The rise and rise of DIY researchers

3 minute read

Too many people are trying this at home.

Your humble scribe knows just enough about science to know that he doesn’t know very much and that actual scientists usually know what they’re talking about.

So imagine our disappointment when the covid pandemic came along and we discovered there are shedloads of folks out there who reckon the science boffins know bugger all about viruses and epidemics and that they are “going to do their own research”.

Of course, these DIY researchers had always been out there, but the combination of the internet and social media with the rapid spread of a confounding and deadly disease really brought them out of the woodwork.  

What’s more, the pandemic made the DIYers more distrustful of scientists than before and more prone to believing misinformation and conspiracy theories.

The extent of it has now been revealed in a study by US researchers published recently in the Harvard Kennedy School’s Misinformation Review.

Using a panel of 1000 survey respondents, the researchers measured the participants’ levels of trust in science and their covid beliefs in December 2020 and again in March 2021.

What they found was the respondents with positive perceptions towards “doing your own research” were associated with holding more misperceptions about covid and less trust in science over time, even when controlling for the type of media they consumed.

“We wouldn’t normally expect this to change too much, especially over such a brief period. But for people who felt positively about ‘doing your own research,’ we did see that their distrust in scientific institutions and misperceptions about the pandemic grew,” Professor Sedona Chinn, from the University of Wisconsin-Madison, told media.

The boffins said this tendency might have been exacerbated by the “complicated and often confusing global public health emergency and in the relatively chaotic national politics in the United States”.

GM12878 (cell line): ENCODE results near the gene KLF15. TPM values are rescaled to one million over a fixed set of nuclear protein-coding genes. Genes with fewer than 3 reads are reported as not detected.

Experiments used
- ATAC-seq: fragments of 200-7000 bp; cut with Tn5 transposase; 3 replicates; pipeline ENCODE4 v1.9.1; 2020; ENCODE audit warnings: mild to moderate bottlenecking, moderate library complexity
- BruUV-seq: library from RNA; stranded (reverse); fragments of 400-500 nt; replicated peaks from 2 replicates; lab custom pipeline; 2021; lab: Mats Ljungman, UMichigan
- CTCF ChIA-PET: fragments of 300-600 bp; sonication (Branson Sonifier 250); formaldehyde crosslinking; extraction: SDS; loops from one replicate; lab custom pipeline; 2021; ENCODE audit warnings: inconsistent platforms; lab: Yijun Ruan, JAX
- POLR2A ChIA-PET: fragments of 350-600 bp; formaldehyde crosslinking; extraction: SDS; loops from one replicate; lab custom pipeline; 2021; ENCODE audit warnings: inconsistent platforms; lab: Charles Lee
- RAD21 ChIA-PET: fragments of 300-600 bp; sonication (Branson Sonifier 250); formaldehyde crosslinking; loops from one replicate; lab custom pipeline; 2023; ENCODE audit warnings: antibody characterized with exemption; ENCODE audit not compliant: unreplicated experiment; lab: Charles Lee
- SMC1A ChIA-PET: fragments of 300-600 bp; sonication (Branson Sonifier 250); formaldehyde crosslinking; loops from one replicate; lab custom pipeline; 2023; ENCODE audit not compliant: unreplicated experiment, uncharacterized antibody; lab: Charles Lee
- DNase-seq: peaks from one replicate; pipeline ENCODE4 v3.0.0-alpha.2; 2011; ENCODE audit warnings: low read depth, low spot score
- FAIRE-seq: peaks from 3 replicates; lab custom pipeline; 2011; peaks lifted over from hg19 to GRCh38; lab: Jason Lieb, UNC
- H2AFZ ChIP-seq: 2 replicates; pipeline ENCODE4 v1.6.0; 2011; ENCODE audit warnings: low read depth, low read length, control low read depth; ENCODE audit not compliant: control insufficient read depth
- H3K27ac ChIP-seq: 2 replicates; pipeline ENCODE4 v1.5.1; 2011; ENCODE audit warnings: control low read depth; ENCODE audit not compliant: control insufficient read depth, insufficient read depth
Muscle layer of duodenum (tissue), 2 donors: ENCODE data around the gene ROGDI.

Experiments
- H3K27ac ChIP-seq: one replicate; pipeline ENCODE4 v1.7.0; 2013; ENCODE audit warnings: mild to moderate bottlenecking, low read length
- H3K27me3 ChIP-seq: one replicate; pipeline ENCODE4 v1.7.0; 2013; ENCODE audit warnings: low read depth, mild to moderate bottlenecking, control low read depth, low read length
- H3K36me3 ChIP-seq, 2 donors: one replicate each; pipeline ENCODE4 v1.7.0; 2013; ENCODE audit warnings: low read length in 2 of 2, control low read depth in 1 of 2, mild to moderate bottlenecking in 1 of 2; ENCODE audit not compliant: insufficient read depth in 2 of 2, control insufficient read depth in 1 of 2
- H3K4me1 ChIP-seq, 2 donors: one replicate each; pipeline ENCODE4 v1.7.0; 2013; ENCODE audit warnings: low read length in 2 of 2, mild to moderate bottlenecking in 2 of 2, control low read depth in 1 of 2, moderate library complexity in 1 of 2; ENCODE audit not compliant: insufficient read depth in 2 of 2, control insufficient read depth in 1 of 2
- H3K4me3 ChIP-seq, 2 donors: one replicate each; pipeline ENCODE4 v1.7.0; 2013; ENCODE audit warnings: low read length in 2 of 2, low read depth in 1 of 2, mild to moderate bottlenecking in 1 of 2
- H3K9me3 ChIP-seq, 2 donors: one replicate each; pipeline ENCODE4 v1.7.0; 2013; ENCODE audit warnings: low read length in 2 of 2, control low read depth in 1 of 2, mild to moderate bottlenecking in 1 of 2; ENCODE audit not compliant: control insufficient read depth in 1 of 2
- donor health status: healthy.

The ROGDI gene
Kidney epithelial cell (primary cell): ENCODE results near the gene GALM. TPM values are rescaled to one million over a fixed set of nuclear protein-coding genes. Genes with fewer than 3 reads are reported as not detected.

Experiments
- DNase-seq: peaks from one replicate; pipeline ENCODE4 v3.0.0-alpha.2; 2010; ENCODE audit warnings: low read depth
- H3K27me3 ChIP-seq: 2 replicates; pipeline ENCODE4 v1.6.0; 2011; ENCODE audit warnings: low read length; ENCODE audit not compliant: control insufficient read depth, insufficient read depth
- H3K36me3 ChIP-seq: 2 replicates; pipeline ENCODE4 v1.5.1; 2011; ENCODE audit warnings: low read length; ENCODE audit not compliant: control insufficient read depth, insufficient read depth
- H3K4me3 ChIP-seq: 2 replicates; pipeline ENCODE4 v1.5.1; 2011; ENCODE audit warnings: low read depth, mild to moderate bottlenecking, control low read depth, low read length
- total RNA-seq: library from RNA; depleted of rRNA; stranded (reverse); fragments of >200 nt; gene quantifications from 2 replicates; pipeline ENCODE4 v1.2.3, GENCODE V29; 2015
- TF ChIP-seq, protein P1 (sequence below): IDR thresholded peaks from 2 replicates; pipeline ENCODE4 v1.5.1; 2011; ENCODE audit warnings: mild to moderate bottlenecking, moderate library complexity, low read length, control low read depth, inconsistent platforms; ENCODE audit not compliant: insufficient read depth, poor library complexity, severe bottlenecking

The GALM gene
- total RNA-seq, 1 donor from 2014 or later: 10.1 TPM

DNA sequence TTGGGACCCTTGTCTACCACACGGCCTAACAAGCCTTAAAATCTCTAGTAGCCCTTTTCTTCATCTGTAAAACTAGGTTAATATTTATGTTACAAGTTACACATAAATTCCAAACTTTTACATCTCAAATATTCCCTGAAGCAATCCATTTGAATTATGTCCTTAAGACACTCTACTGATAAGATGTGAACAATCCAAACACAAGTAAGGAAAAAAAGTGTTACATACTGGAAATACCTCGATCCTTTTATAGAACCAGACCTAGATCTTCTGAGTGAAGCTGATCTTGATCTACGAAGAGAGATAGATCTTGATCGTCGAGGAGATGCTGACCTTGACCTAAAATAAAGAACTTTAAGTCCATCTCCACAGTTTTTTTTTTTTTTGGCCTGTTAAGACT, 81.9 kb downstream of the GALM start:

“It’s not like they reject doctors and medical expertise, but they think their opinion can be equally valid if they do their own research,” Professor Chinn added.

Which is ironic, because in the usual course of events encouraging people to “do their own research” is not necessarily a bad thing.

“There’s a lot of research showing that people who do more information seeking about politics are more civically engaged and people who do more information seeking about their health conditions have better treatment outcomes,” Professor Chinn said. “So, it is objectively good to do your own research.”

Unfortunately – and here’s where we “blame it all on social media” again – the number of bad actors out there in cyberspace are numerous, and their influence is disproportionately strong because of the echo-chamber effect of these technologies.

“As we dig further, we’re finding that ‘do your own research’ is really not associated with much information seeking,” Professor Chinn said. “And it begins to look more like an expression of an anti-establishment world view than an interest in finding more or better evidence on any given topic.”

Ain’t that the truth! But then we would say that, wouldn’t we …

Sending story tips to is much easier than doing your own research.

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